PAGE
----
Following on from our First-tier tribunal blog earlier this year, there have been further tenant success stories showing renters the benefit of using the tribunal if their landlord, or agent, is falling short.

These decisions have also highlighted some important points to remember for those renters who are considering applying in future.

Landlords must lodge all tenancy deposits with an accredited scheme

Gone are the days when landlords could take a deposit from a tenant and keep it until they decided, or refused, to return it. Now all deposits paid by tenants must be placed, by the landlord, into an accredited tenancy deposit scheme within 30 working days.

A private renter in North Lanarkshire raised an action when they discovered their landlord had failed to lodge their tenancy deposit in a scheme until 6 years after their tenancy started. The landlord argued that, because the new rules on lodging deposits within 30 days came into effect after the tenancy commenced, the rules didn’t apply in this case. The tribunal didn’t accept this argument though – no matter which year a tenancy began, all deposits should now be lodged in a scheme within 30 days of the tenancy starting.

The tribunal awarded the renter £1300, in addition to the amount returned by the tenancy deposit scheme.

Remember to tick the relevant boxes when applying

Another recent case raised at the tribunal, highlights that renters can take action if their home falls below the repairing standard.

The tenant had applied to the tribunal following a number of disrepair issues with their landlord however, had not ticked all of the relevant boxes on the form to highlight which areas of repair she was applying for help with. Thankfully, on this occasion, the tenant had included enough additional information for the tribunal to see that the disrepair issues went far beyond those identified by the boxes ticked.

Following an inspection and hearing, the tribunal issued a Repairing Standard Enforcement Order (RSEO), concluding that the following should be repaired or replaced:

– windows including French doors which were not wind and watertight

– rendering in poor condition on the outside of the building

– a defective smoke detector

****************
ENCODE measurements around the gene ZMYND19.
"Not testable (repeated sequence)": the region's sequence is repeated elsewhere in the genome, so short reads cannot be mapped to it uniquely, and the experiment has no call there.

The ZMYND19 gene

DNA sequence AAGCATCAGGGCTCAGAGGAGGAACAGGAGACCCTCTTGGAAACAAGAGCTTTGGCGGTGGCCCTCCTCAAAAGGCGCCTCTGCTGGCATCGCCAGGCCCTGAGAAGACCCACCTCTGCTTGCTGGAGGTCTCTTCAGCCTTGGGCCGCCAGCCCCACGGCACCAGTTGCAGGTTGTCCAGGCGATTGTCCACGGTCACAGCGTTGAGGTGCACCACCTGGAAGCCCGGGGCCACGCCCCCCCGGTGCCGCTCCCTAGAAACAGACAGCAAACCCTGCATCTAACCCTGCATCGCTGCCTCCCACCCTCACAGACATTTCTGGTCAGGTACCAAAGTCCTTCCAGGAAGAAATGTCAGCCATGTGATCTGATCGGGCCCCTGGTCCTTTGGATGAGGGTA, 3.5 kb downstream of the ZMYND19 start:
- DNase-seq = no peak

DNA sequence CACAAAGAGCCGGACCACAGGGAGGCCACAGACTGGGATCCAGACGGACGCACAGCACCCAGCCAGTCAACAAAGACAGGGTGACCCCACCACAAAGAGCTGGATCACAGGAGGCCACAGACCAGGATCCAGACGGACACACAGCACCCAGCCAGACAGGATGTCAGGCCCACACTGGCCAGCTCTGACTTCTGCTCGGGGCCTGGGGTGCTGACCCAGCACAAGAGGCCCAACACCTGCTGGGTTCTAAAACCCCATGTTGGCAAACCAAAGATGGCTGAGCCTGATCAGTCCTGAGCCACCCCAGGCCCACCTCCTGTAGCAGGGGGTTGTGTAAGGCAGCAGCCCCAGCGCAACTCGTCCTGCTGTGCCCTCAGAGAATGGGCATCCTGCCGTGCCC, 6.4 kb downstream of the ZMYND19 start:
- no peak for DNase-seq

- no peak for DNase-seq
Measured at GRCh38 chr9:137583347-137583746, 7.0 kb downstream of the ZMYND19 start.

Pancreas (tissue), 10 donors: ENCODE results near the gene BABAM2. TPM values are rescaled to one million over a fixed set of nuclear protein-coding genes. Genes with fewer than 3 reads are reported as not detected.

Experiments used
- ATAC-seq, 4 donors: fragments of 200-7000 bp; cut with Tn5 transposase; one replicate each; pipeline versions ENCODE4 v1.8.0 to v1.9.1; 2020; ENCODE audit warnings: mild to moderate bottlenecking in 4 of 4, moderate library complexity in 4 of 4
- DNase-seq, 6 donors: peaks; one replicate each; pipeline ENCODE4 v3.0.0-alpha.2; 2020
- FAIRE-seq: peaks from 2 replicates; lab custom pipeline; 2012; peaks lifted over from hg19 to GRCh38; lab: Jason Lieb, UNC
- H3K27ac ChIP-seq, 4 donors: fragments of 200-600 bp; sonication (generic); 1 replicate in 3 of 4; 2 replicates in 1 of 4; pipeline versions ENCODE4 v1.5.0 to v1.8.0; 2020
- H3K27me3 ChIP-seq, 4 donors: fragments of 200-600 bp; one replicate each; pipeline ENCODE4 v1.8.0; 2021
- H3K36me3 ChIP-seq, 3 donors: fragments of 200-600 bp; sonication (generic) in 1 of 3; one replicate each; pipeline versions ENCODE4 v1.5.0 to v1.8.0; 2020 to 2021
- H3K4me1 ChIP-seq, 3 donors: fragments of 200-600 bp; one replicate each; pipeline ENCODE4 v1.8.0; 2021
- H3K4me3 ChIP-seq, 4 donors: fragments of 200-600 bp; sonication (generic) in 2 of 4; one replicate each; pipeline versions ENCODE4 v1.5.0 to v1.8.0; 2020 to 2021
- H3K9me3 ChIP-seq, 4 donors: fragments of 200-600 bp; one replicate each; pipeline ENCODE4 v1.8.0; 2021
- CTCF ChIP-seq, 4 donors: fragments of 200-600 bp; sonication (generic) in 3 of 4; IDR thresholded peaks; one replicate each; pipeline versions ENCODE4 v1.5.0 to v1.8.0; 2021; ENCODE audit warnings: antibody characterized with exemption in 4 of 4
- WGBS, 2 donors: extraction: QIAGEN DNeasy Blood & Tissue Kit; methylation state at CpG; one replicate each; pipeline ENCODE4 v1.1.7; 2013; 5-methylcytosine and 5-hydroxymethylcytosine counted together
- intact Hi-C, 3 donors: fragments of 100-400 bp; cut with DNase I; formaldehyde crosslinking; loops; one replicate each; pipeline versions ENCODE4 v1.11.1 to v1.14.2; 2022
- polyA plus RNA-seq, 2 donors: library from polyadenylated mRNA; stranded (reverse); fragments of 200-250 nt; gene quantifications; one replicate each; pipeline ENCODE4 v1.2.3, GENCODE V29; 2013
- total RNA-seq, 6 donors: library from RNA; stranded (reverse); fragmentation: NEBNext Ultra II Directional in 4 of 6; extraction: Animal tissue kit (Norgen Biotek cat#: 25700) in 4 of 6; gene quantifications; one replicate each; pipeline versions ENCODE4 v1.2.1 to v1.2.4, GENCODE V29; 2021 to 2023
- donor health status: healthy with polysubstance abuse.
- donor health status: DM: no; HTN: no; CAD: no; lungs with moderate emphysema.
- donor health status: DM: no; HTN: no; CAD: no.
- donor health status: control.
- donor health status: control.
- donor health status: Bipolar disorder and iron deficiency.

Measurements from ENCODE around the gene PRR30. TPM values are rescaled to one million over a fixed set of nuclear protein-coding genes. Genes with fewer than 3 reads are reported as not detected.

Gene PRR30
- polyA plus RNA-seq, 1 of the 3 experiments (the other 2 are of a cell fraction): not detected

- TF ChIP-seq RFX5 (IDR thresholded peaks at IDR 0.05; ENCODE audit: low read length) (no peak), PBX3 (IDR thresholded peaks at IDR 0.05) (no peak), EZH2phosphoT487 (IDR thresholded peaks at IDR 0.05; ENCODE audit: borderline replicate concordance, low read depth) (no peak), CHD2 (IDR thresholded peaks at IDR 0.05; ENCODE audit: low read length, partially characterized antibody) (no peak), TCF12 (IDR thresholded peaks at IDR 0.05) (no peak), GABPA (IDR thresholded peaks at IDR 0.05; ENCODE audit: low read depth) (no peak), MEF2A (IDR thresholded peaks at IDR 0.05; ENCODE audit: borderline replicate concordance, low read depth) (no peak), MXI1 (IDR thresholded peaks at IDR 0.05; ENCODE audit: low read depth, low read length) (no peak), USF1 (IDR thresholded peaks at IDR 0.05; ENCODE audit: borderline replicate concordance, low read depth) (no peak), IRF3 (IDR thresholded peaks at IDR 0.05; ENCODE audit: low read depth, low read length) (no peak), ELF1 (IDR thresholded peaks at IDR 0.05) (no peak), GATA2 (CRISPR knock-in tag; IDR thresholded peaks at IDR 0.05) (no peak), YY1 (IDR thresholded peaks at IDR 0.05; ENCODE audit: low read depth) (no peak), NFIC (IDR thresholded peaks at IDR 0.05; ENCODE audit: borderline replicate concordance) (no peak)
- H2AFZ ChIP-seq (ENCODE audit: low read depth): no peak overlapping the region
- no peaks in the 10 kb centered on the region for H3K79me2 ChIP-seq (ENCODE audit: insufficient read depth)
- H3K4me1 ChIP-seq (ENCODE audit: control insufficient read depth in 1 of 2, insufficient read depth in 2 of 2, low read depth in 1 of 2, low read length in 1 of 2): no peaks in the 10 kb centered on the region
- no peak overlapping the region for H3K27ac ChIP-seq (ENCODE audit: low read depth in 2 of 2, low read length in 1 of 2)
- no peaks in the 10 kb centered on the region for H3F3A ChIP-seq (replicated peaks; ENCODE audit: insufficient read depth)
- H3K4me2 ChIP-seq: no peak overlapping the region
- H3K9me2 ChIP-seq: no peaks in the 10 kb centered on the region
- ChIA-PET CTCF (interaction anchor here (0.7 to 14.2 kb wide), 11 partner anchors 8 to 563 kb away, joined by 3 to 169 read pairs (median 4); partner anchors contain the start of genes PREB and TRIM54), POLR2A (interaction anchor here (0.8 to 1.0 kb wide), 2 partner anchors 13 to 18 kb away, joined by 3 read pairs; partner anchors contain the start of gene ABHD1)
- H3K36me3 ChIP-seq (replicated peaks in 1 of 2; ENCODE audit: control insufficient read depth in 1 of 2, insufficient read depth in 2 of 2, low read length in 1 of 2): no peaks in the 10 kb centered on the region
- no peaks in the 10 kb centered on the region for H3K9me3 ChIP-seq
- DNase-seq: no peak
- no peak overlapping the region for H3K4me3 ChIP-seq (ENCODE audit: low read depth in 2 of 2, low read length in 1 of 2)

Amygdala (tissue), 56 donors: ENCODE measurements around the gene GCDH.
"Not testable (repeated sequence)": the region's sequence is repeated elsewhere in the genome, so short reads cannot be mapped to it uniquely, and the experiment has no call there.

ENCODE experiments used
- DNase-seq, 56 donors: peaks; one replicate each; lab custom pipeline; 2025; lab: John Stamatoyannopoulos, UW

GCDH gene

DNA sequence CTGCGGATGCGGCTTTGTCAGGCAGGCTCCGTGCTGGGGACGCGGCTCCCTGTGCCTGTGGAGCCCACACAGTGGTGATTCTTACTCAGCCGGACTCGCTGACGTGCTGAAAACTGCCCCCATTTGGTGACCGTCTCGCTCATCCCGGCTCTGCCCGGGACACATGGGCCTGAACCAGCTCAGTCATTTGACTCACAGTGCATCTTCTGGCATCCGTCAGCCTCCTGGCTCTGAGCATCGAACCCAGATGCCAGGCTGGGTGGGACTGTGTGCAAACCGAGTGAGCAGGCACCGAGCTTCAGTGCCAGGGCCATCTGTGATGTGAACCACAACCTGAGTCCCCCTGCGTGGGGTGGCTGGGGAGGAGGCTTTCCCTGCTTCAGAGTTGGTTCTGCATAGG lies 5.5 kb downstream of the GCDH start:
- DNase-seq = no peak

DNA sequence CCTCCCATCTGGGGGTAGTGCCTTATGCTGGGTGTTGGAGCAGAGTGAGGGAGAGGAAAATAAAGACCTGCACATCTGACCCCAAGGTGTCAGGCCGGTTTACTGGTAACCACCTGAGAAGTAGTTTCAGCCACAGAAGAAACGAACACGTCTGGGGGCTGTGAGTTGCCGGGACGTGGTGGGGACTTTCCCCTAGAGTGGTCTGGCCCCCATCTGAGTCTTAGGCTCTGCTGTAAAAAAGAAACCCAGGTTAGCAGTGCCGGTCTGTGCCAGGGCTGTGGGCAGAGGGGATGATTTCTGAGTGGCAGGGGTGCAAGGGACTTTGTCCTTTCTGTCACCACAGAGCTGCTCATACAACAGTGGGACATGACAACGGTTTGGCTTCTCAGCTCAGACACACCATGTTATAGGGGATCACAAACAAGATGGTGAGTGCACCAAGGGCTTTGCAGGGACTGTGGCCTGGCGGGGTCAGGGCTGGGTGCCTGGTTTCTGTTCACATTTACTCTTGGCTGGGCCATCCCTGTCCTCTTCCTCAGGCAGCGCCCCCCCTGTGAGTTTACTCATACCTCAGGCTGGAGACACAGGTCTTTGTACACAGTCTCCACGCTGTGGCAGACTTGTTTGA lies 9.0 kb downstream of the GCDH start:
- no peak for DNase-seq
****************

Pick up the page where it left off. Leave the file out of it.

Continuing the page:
Finally, the landlord was ordered to address the issue of condensation and ventilation, particularly in the kitchen and bathroom, and get an updated energy performance certificate.

If you have problems with a letting agent you can take action

A former tenant raised an application with the tribunal recently following a dispute with their letting agent. This centred around how the agent had dealt with disrepair issues in the property before moving out. The tribunal accepted the renter’s case that the agent had not followed the Letting Agent Code of Practice in several areas. The agent:

  • had not informed the tenant of the action they intended to take, likely timescales or explain any delays
  • accepted that one of the repair jobs had not been completed to standard but had not followed this up with additional repairs
  • hadn’t provided an inventory to their tenants (under the code they are also required to send reminders to the tenant if they do not return a signed copy of the inventory)
  • hadn’t dealt promptly with disrepair issues (the tribunal found “avoidable” delays in arranging work)
  • hadn’t made the tenant aware of the Code of Practice when he moved in (a requirement of the code itself)

These decisions highlight that poor practice by letting agents and landlords can successfully be challenged by tenants.

If you want to take a case to the tribunal, there may be local help available to complete the application form, support you at the hearing or even speak on your behalf.

Interested in hearing more about tribunal cases? Join us on 20th March for our annual PRS conference. Tickets are free for private tenants!

If you’d like to share your experiences or thoughts on private renting more generally why not join our forum: